The bottom line is: “You’re human,” said Willianna Paulino, a junior at Grand Rapids University Prep Academy.
Willianna played a Monopoly-style game that challenged students at Lakeshore Ethnic Diversity Alliance’s recent Calling All Colors Conference to consider life from different perspectives, including class, race and generational status.
“I learned stuff I really wouldn’t have thought of,” she said, adding that factors like race and class don’t make a person good or bad.
The Calling All Colors program was recently expanded from Lakeshore-area schools to Kent County through a partnership between LEDA and the Kent ISD because of demand from teachers and students, said Program Director Sarah Salguera.
About 150 students left the conference armed with information on ways to promote the program at their schools.
Tools for Creating Change
LEDA, a 17-year-old Holland-based organization, works to break down barriers to allow people of all ethnic backgrounds equal access and opportunity to be part of the community. Calling All Colors offers a year-long program that features two conferences and provides tools for increasing positive racial impacts for middle and high school students.
A safe place to talk about race is critical as a society. Talking about race is one of those issues we don’t have a lot of safe space to exploer building awareness and getting students engaged, Salguera said.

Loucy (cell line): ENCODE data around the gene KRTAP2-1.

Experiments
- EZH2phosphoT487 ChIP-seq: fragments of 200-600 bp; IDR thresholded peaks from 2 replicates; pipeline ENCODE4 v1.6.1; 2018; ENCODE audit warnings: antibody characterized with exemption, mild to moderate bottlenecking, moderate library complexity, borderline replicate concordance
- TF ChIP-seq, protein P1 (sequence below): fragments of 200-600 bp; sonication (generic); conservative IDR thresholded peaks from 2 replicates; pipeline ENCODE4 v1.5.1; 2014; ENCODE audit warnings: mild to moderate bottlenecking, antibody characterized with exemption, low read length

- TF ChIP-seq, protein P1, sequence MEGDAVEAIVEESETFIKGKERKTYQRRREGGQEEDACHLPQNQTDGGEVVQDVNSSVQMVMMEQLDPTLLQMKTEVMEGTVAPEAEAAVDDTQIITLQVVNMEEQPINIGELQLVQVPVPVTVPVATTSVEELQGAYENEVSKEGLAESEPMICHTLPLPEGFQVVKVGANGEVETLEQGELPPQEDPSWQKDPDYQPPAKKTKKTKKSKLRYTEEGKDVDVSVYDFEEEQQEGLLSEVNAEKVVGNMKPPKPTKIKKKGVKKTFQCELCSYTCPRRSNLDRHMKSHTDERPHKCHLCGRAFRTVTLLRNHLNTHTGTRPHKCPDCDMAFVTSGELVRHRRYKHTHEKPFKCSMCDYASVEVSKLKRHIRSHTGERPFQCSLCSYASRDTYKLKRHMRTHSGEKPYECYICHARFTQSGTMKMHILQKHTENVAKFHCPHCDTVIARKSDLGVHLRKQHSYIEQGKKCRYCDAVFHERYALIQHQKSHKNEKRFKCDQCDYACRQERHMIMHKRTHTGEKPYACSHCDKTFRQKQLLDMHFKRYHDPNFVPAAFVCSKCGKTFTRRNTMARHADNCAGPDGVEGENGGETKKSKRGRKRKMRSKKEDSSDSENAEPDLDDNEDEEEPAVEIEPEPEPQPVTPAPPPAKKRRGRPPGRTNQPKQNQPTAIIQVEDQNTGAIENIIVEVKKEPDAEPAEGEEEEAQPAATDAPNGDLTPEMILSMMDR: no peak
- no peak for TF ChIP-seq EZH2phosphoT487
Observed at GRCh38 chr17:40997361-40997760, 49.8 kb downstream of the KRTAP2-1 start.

The conference at Aquinas College included students from Ottawa Hills, Thornapple Kellogg, Northview, Grand Rapids University Prep Academy, Union, Innovation Central, Forest Hills, Godfrey Lee, Comstock Park high schools and Kent Career Technical Center. Students participated in activities that helped break down stereotypes and focused on diversity education through quiz games and Jeopardy.
The conference was the kick-off to a year-long program to put lessons of diversity at schools, said Khayree Williams, LEDA youth coordinator. Students will work on four lesson plans this year to create a project and return for a spring conference to present what they learned.
“We want it to be student-driven, how they want to create change at their schools,” Salguera said.
In previous years, Lakeshore schools have created videos, held assemblies and read books with elementary students to engage them in conversations about race.
Northview High School seniors Maddie Lineberry and Rachel Vredevelt attended the recent Calling All Colors conference to return to their school a strong message about the need to respect everyone. The members of their school’s WAVE (Welcoming, Accepting, Valuing Everyone) club were excited to become involved,
“We’re hoping to bring back the lesson that everyone is different but we want to bring everybody together,” Maddie said. “No matter what race or color,” added Rachel.